College students do have superior skills, over the majority of adults across the nation, in searching and using information from documents. "But do they do well enough for a highly educated popula­tion? For a knowledge-based economy? The answer is no," said Joni Finney, vice president of the National Center for Public Policy and Higher Education, an independent and nonpartisan group. "This sends a message that we should be monitoring this as a nation, and we don't do it," Finney said.


BY BEN FELLER THE ASSOCIATED PRESS, Feb. 2006

Wednesday, December 5, 2007

The Inevitable Coming Firestorm

“It does not take a majority to prevail... but rather an irate, tireless minority, keen on setting brushfires of freedom in the minds of men.”

Samuel Adams

The Ministry of Christian Education

Most Christian schools were originally established on the scriptural principle that Christians are responsible to educate their children consistent with and based on God’s Word.

Therefore they were never intended to be in competition with public education. They were not designed to provide a nicer, or safer environment for Christian children to receive a comparable education. The difference between Christian and secular education is foundational. "The fear of the Lord is the beginning of knowledge, but fools despise wisdom and instruction." Proverbs 1:7

Nor should Christian schools be perceived as places where children are sheltered from the real world. In fact, as a friend of mine has articulated so many times, “The real world is the world that includes God rather than legislating Him out of existence. A student given an education that does not include God has no idea what the “’real world’ is” Ron Livesay, Christian school administrator). Consequently, that student cannot be adequately equipped to survive in the real world.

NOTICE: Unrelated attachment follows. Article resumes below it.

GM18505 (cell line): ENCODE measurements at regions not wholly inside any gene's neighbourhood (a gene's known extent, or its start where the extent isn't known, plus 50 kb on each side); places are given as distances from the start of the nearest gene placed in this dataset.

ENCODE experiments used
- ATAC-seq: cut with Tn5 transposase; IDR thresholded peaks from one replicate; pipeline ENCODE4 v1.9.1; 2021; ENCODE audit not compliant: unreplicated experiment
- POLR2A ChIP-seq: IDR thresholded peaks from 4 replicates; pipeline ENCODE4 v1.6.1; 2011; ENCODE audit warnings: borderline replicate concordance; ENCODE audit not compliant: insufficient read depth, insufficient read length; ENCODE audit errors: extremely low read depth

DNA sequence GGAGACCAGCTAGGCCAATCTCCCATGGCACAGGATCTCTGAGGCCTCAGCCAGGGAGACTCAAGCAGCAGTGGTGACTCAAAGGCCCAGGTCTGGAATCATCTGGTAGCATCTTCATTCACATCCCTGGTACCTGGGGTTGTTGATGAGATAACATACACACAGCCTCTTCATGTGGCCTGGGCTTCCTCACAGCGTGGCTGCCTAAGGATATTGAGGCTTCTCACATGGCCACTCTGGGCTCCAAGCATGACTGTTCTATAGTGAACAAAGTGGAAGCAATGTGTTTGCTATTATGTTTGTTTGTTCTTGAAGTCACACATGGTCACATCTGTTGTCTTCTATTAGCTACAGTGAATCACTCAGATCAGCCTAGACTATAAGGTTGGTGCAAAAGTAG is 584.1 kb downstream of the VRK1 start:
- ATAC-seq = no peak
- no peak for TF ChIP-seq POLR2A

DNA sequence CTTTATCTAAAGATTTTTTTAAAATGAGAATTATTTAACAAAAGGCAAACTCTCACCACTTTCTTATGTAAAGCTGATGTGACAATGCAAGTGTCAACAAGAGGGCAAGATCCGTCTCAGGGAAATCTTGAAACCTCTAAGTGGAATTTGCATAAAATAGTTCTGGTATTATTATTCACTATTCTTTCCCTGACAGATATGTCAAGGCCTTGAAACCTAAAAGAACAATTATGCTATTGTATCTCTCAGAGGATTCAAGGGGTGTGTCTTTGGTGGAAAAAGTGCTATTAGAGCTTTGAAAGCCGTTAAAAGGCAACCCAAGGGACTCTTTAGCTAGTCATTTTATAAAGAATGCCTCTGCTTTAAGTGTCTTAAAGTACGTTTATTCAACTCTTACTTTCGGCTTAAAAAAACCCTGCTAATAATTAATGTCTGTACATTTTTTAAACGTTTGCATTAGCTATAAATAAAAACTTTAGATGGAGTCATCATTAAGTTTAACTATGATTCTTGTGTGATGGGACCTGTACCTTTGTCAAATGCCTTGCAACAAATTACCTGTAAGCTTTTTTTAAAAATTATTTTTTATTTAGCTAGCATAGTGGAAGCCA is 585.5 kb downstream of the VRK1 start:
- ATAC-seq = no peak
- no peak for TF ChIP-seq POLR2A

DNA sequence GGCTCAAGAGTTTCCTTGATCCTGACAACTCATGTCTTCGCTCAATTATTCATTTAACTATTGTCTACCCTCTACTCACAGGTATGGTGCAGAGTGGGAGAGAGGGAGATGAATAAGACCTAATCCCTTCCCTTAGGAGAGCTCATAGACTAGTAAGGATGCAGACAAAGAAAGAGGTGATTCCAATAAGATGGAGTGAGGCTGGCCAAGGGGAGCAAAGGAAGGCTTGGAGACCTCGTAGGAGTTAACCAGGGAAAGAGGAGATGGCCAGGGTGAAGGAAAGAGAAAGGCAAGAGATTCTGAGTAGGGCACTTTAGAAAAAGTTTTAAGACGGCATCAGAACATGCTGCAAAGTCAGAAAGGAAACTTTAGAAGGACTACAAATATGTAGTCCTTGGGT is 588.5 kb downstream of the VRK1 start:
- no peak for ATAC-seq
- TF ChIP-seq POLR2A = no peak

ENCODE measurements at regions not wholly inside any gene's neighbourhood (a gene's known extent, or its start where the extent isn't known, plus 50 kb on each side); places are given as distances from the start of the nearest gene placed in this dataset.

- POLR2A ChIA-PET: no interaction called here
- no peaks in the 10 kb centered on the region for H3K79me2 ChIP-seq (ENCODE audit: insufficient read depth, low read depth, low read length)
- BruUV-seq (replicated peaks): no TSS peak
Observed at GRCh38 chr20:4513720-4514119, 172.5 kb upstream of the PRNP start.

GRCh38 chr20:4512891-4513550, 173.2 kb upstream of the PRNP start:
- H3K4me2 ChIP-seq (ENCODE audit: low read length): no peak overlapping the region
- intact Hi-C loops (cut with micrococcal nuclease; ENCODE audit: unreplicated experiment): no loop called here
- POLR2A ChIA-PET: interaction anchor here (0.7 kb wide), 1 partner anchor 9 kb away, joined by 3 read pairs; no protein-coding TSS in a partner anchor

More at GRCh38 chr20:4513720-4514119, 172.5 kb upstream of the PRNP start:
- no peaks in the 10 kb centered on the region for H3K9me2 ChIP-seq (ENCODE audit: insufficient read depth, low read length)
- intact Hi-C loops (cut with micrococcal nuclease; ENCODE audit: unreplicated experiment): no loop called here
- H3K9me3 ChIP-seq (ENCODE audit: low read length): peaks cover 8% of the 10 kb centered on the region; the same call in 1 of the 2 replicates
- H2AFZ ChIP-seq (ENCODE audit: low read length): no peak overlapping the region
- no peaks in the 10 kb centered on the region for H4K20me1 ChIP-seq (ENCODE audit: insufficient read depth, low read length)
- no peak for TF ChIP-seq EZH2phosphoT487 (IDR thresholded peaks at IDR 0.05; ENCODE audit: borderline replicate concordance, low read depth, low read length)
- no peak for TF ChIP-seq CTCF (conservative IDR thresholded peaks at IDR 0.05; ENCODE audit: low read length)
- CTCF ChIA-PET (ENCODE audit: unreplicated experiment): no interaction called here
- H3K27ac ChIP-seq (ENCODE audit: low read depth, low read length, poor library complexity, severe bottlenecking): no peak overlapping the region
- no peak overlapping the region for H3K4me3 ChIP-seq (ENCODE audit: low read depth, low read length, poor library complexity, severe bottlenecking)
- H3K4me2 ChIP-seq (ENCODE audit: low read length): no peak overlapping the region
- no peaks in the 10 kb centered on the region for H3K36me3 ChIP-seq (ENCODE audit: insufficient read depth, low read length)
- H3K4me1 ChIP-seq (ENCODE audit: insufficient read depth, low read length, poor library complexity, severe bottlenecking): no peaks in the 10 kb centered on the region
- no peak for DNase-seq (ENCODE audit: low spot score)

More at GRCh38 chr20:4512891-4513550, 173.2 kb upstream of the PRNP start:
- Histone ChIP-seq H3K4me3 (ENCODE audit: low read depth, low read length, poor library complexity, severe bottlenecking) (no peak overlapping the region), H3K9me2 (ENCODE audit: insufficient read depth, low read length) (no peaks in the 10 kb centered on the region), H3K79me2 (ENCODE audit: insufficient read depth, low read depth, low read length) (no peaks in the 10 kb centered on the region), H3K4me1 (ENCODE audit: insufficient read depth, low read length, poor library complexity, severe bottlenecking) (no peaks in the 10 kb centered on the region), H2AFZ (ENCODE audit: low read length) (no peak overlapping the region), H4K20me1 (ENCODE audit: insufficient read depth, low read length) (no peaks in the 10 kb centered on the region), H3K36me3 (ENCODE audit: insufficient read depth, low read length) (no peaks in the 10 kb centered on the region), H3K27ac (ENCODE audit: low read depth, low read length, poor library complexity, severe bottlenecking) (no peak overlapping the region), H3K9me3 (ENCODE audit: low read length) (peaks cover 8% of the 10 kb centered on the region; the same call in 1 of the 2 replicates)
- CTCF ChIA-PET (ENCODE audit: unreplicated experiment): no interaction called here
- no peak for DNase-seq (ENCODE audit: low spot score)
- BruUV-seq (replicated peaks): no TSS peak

Christian schools start with God because He exists, He has spoken and His Word cannot be ignored. He created us; He is the center of life and He will accomplish His sovereign purpose.

By contrast, secular schools start with the premise that there is no God, that the Bible was written by man and that there is no moral authority higher than ourselves. The universe and life as we know it came about over billions of years by chance and we are masters of our own destiny.

So then it seems incumbent on us that we should not look to the world for the qualifications of school administrators and teachers; we must look to the Word of God for the qualifications of appropriate stewards for this kind of ministry.

They must hold biblical convictions that a God-centered education is an absolute necessity. They should be full of godly wisdom, scripturally qualified, spiritually gifted, called of God, and adequately experienced for the important ministry of guarding against the influences of an ungodly world and training children according to a Christ-centered world view.



Political Correctness

"Politically correct means ALWAYS having to say you're sorry."

Tuesday, December 4, 2007

Flamenco

Jesus Is My Girlfriend

Welcome To Girlfriends Unlimited

Make your church the place where women connect...

relax and refresh... share their hearts... shape each others' lives.
Where friends become girlfriends!


Just think. Now you can "giggle" with all your girlfriends (and Jesus) again just like you did when you were children.


Destroy Stupidity

You must have no mercy-it is necessary to identify and recognize folly, stupidity, and evil for exactly what they are and go at them to destroy them, giving no quarter.


Jim Rohn

Saturday, December 1, 2007

Just The Truth

"The truth is incontrovertible. Malice may attack it and ignorance may deride it, but in the end, there it is."




Winston Churchill